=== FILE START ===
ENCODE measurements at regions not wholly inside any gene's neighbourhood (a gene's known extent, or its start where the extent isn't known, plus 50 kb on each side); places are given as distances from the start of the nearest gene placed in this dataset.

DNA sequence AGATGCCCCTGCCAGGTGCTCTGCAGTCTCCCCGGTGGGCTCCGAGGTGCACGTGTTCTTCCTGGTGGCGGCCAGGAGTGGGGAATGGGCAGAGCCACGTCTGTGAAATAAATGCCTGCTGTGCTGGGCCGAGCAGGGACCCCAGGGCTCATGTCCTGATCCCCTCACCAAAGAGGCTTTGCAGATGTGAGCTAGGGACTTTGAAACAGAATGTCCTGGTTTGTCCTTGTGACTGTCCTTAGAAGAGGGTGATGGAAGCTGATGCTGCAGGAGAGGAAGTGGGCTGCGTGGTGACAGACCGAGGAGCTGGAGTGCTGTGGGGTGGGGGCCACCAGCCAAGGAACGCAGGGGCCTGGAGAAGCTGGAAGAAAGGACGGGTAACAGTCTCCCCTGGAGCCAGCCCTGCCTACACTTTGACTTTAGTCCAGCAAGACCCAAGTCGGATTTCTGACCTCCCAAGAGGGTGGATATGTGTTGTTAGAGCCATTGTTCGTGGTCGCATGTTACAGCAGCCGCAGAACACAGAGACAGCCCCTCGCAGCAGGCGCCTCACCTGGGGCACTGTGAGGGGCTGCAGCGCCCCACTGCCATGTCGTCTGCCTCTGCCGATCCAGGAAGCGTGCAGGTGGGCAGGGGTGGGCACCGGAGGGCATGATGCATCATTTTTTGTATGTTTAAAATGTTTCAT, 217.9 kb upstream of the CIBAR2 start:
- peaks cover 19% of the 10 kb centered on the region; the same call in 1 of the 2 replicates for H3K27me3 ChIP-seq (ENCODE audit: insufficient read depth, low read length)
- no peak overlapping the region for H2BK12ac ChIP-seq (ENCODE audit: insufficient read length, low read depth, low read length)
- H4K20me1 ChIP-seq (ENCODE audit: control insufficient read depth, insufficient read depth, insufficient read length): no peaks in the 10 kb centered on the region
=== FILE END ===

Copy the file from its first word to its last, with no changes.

ENCODE measurements at regions not wholly inside any gene's neighbourhood (a gene's known extent, or its start where the extent isn't known, plus 50 kb on each side); places are given as distances from the start of the nearest gene placed in this dataset.

DNA sequence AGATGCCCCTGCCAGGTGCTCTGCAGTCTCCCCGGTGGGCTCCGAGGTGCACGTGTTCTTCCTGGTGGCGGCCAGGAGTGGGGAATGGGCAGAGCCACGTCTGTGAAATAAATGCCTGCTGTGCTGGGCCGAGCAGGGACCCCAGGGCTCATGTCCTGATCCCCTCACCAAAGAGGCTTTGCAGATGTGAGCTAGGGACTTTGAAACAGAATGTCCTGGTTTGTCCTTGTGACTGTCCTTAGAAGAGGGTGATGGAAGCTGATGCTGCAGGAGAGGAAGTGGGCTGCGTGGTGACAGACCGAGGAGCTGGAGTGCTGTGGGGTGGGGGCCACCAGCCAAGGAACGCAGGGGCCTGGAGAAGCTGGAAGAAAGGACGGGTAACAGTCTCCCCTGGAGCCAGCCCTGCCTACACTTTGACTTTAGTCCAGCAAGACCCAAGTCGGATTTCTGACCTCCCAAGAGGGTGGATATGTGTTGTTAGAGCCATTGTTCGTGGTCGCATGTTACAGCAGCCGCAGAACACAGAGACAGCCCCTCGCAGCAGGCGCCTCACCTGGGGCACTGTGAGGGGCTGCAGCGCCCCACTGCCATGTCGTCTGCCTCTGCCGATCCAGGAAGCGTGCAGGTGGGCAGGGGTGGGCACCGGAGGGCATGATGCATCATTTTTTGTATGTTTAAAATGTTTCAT, 217.9 kb upstream of the CIBAR2 start:
- peaks cover 19% of the 10 kb centered on the region; the same call in 1 of the 2 replicates for H3K27me3 ChIP-seq (ENCODE audit: insufficient read depth, low read length)
- no peak overlapping the region for H2BK12ac ChIP-seq (ENCODE audit: insufficient read length, low read depth, low read length)
- H4K20me1 ChIP-seq (ENCODE audit: control insufficient read depth, insufficient read depth, insufficient read length): no peaks in the 10 kb centered on the region